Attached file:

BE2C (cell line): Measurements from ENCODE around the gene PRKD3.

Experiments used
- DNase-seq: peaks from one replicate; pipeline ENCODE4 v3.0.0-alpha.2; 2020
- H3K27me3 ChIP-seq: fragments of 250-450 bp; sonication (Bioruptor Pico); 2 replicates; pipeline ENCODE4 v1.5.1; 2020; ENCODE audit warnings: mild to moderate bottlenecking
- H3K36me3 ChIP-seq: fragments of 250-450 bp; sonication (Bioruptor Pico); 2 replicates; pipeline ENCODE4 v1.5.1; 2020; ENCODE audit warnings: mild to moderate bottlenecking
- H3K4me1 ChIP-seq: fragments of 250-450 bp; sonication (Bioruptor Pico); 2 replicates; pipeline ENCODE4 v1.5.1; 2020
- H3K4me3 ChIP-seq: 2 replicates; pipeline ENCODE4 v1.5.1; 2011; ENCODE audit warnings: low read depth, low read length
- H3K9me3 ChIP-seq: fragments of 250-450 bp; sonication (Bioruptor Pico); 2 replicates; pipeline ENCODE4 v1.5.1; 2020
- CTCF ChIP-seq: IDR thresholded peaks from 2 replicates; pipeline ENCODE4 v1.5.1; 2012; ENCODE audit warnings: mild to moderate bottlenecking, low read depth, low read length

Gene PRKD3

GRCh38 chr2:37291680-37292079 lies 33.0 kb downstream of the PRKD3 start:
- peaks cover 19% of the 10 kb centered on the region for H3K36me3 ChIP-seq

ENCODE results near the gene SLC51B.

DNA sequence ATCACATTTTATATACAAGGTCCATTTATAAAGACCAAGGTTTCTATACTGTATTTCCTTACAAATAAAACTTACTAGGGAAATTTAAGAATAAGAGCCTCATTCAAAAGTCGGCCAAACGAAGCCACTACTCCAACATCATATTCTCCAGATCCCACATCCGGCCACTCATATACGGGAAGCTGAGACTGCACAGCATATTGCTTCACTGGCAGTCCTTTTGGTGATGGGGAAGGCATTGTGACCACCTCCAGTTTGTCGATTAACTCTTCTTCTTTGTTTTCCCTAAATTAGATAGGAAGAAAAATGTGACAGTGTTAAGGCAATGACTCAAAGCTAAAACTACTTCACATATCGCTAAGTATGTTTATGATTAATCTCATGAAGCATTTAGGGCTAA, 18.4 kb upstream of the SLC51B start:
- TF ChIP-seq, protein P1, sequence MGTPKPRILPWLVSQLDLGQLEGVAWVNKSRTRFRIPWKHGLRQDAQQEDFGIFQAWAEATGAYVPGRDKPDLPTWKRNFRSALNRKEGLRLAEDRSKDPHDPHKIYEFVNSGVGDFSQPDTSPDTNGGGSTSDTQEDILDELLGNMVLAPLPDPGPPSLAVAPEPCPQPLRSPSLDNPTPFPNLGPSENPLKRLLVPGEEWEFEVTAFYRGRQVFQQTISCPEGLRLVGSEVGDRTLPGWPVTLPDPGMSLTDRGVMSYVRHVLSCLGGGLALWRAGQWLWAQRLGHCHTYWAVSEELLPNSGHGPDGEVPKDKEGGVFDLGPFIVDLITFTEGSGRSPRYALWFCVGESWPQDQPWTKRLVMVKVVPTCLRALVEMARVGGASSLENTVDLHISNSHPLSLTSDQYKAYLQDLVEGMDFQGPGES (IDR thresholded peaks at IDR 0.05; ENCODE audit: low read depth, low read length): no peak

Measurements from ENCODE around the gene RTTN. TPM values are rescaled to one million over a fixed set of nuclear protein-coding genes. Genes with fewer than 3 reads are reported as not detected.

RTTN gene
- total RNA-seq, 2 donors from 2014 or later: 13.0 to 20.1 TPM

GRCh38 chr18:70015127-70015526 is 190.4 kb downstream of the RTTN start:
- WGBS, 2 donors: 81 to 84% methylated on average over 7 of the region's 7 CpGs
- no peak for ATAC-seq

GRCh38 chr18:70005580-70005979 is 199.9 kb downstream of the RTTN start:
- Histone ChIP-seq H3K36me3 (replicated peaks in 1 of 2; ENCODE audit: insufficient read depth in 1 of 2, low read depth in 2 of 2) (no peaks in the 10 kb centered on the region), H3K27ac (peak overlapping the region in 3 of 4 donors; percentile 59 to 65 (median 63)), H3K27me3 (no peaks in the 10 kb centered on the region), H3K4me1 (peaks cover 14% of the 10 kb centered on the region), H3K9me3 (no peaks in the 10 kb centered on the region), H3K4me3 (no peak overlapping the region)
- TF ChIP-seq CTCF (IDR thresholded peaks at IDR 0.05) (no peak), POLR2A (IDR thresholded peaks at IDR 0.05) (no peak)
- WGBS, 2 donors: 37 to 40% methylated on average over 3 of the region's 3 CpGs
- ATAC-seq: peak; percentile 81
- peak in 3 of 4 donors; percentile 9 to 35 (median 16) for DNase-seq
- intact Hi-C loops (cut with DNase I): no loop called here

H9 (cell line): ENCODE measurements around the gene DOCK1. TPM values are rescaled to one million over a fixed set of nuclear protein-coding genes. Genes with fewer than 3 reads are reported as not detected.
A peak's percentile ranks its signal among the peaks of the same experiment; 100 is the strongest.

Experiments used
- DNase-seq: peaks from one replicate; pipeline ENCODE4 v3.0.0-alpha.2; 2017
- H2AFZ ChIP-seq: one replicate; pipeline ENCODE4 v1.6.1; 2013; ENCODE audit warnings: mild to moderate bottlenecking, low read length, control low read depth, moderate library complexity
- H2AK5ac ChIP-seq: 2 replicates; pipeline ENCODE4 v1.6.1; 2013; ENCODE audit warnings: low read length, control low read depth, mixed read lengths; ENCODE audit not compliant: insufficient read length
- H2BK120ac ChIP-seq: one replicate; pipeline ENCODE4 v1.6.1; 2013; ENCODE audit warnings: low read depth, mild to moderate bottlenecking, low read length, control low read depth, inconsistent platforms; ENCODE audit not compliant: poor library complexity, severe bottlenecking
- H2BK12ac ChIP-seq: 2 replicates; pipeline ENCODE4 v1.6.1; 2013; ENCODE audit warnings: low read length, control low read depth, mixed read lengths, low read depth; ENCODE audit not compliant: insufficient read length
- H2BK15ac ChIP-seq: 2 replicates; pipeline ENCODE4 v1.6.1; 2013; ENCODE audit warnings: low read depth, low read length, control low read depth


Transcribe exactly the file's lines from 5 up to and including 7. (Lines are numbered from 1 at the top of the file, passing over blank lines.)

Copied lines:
- H3K36me3 ChIP-seq: fragments of 250-450 bp; sonication (Bioruptor Pico); 2 replicates; pipeline ENCODE4 v1.5.1; 2020; ENCODE audit warnings: mild to moderate bottlenecking
- H3K4me1 ChIP-seq: fragments of 250-450 bp; sonication (Bioruptor Pico); 2 replicates; pipeline ENCODE4 v1.5.1; 2020
- H3K4me3 ChIP-seq: 2 replicates; pipeline ENCODE4 v1.5.1; 2011; ENCODE audit warnings: low read depth, low read length